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I love the 3-3-1-3. It just sounds and looks so crazy! To be honest, this might work in the premier league. The majority of teams still play a 4-4-2 which means you only need 3 defenders, two to mark the strikers and a spare man who may play as a sweeper. The real problem, as some posters have pointed out, is that some teams play with only one striker and five midfielders, this means that you have a surplus of defenders (One to mrk the striker and a spare) and a lack of midfielders, making the high pressing game that is inherint with the 3-3-1-3 basically impossible. Against certain teams it could work, mainly those playing a 4-4-2, but another formation would be required to play teams with one upfront, like a 4-2-3-1 or a 4-3-2-1 or any fomation with 4 defenders. Playing this formation against teams using a 4-3-3 would also be very bad as the three attackers would leve no spare man in your defence.In terms of personnel, any of Whitbred, Barnett, Ward or De laet could play the CB roles but I would say the best combination for this formation would beLCB WhitbreadSW WardRCB BarnettThe wide midfield roles, because of the need for balance, will need to be wingbacks so that means Tierney and R.Martin will take the wide left and right roles and play the game they normally do just slightly higher up the pitch. The last midfielder of the three is a defensive midfielder so any of Fox, Crofts or Johnson could take that role.The trequartista is the role Hoolahan was born to play, it''s his position and where he is most effective.The front three is now a distinct possibility with addition of Pilkington and Bennet who would play of Grant Holt, personally I would like to see them play as inverted wingers who''s main goal is to cut in and shoot, but they could easily revert to old fasioned crossing wingers.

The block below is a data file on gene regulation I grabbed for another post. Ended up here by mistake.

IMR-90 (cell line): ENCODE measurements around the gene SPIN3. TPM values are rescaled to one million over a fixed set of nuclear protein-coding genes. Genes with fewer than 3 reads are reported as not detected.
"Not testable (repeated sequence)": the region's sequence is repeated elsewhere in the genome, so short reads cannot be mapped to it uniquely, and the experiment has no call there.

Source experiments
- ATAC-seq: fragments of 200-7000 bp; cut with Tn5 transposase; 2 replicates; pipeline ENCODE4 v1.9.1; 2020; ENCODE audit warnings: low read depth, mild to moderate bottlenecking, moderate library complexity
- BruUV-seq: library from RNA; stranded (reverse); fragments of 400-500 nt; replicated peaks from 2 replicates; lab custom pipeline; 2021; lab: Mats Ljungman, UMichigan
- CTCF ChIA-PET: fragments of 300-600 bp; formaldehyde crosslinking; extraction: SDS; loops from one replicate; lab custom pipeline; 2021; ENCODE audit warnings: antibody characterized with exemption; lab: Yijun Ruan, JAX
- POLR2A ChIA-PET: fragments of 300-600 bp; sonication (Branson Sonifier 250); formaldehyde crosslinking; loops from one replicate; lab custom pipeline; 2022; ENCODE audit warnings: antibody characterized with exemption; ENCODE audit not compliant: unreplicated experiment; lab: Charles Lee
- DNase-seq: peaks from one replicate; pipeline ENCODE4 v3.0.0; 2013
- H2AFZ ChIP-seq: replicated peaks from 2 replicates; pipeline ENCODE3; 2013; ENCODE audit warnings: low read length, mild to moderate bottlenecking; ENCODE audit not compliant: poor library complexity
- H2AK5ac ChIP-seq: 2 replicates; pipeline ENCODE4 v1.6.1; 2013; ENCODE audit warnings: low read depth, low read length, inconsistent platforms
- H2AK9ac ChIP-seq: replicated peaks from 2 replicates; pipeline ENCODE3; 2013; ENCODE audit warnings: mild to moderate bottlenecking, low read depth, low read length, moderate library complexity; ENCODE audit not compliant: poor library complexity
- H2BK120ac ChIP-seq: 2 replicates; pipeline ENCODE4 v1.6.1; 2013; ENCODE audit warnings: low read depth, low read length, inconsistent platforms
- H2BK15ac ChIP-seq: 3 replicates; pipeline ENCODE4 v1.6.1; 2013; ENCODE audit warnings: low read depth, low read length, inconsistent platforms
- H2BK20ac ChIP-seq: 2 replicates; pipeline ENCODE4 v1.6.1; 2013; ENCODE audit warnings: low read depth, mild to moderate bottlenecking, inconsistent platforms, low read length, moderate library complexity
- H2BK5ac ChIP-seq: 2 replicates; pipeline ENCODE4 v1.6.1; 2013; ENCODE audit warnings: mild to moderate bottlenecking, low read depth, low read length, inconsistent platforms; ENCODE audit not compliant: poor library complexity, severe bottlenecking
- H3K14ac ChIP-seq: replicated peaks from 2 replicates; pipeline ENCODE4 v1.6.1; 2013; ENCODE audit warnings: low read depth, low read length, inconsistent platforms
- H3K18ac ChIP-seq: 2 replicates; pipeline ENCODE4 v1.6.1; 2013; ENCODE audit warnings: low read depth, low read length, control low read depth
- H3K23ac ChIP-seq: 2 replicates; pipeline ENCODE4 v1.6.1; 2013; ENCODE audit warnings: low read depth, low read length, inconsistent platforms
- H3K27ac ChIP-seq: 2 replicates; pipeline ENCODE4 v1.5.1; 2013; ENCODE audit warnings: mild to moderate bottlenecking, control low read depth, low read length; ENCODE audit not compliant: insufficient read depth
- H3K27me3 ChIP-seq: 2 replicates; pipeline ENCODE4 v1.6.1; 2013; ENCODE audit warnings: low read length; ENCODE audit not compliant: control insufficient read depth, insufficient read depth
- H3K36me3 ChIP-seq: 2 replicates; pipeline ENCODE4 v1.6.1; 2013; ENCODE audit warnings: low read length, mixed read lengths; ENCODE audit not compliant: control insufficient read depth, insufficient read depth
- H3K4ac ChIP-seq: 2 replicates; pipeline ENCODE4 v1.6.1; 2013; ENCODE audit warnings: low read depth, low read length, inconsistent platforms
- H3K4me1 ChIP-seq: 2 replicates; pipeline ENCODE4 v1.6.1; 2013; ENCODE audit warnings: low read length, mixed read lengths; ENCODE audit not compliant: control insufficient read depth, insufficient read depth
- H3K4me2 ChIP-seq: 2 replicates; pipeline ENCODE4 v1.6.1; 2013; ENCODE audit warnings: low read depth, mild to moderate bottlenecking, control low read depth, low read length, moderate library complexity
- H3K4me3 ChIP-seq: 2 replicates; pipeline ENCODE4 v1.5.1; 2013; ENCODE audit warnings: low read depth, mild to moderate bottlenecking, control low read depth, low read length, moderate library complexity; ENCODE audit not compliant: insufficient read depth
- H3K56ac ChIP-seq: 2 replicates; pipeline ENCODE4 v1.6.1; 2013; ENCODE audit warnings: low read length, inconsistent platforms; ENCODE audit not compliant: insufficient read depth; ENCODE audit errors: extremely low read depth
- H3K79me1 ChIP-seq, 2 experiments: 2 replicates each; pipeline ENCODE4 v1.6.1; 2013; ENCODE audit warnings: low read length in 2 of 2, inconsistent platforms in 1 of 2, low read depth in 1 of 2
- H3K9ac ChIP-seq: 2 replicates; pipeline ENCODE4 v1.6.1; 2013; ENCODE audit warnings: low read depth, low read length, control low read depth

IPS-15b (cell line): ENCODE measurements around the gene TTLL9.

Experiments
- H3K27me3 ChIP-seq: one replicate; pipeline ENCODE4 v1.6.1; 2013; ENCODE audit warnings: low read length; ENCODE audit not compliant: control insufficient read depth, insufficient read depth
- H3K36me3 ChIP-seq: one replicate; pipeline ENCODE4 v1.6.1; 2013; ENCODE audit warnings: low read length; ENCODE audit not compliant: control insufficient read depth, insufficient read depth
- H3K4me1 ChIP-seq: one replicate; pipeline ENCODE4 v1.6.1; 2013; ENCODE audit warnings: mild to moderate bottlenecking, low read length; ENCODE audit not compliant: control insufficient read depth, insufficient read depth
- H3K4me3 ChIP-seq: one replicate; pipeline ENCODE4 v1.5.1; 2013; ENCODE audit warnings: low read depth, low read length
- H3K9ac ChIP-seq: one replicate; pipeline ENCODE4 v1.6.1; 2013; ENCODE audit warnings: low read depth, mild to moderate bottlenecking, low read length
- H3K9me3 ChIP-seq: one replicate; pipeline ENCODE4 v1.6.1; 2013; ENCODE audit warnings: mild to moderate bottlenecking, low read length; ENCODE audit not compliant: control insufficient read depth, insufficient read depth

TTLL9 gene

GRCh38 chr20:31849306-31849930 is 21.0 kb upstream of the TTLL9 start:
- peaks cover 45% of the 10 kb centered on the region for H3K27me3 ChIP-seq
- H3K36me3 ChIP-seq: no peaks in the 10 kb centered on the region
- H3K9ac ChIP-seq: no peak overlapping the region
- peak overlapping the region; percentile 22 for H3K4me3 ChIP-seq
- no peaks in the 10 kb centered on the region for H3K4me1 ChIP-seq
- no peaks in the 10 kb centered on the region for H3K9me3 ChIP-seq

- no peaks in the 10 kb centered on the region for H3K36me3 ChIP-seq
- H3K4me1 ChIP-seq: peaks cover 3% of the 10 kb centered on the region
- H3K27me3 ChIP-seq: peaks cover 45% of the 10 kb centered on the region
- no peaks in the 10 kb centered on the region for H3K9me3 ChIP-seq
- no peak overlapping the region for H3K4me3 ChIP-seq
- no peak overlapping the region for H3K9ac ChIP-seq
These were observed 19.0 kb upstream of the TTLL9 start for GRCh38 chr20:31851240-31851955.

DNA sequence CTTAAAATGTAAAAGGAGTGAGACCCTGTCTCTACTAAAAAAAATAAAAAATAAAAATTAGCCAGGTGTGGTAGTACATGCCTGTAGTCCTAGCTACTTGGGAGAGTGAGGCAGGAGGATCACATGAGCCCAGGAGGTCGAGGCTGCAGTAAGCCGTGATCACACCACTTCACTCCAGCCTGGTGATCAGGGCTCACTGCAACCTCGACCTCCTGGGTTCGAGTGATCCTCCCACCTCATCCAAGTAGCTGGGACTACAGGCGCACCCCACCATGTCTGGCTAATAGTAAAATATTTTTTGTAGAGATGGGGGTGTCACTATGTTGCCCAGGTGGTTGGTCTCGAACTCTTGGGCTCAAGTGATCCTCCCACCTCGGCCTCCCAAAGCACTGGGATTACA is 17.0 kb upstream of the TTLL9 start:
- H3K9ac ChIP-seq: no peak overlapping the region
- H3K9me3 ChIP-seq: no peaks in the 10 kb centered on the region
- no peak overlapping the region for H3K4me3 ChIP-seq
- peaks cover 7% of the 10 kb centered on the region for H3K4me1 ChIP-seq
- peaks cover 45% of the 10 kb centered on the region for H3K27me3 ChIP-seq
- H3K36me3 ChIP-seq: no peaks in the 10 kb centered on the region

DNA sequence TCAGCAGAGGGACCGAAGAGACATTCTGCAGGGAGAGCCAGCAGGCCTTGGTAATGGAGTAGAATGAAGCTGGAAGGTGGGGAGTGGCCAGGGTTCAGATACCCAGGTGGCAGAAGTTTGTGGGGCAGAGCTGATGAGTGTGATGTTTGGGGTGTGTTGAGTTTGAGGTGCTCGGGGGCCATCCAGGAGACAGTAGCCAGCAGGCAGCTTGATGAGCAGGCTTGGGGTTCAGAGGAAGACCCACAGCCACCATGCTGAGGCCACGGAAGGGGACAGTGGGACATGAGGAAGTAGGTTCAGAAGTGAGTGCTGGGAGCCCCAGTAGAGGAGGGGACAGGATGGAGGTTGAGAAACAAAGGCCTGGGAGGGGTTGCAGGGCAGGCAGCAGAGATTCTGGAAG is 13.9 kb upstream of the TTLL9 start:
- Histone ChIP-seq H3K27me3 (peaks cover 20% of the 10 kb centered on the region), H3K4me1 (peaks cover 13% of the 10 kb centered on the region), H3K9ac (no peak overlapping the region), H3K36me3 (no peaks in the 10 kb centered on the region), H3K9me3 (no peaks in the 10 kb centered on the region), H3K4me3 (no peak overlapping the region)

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[quote user="spencer 1970"]isn''t this how Barca set up? ok, they interchange all the time but I''m pretty certain it is. 1 CB/1DM whilst in possession (which is a lot).

we are a great team but i think this will be a big ask getting us to play like this...especially away.[/quote]

No they play 2 CBs, 2 FBs, 1 DM, 2 CM/AM, 3 FWs.... And like you said, no one really stays in position. Barcas ''formation'' is definatly 4-3-3.

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Bielsa is a personal hero of mine and I would have loved to see him manage in The UK. His press conferences are the stuff of legend and he has moulded the current Chilean team into the best in memory. He''s a very principaled man and his departure is a massive loss to Chilean football; however I think he''s better suited to international management. That does not answer the 3-3-1-3 question though!

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[quote user="Gingerpele"][quote user="spencer 1970"]isn''t this how Barca set up? ok, they interchange all the time but I''m pretty certain it is. 1 CB/1DM whilst in possession (which is a lot). we are a great team but i think this will be a big ask getting us to play like this...especially away.[/quote] No they play 2 CBs, 2 FBs, 1 DM, 2 CM/AM, 3 FWs.... And like you said, no one really stays in position. Barcas ''formation'' is definatly 4-3-3.[/quote]

 

It''s interesting that you should mention Barca as although they are definately set up in a 4-3-3 (you can trace this preference all the way back to the Dutch sides of the ''70s, through Cruyff''s time in charge of the ''80s/''90s ''Dream Team'' and his influence on a young Pep Guardiola) it does shift to three at the back at times. Sergio Busquets often drops in between Puyol and Pique to make three defenders with the full backs (Alves in particular) pushed higher up. The 4-3-3/Dutch influence is so ingrained in the club it is difficult to see it changing (and why would you want to change something that successful!) any time soon but it definately switches to something loosely based on 3-3-1-3 at times.

 

[quote user="blahblahblah"]". We should have learned from our last promotion from the top flight that a slow start can be very costly at the end of the season."

Isn''t that precisely why we should "stick with what we know" ? [;)]
[/quote]

 

You''re probably right Blah but it''s fun to look at alternatives. Imagine running with this and confusing the rest of the league with it''s uniqueness. We''d be top by Christmas [;)]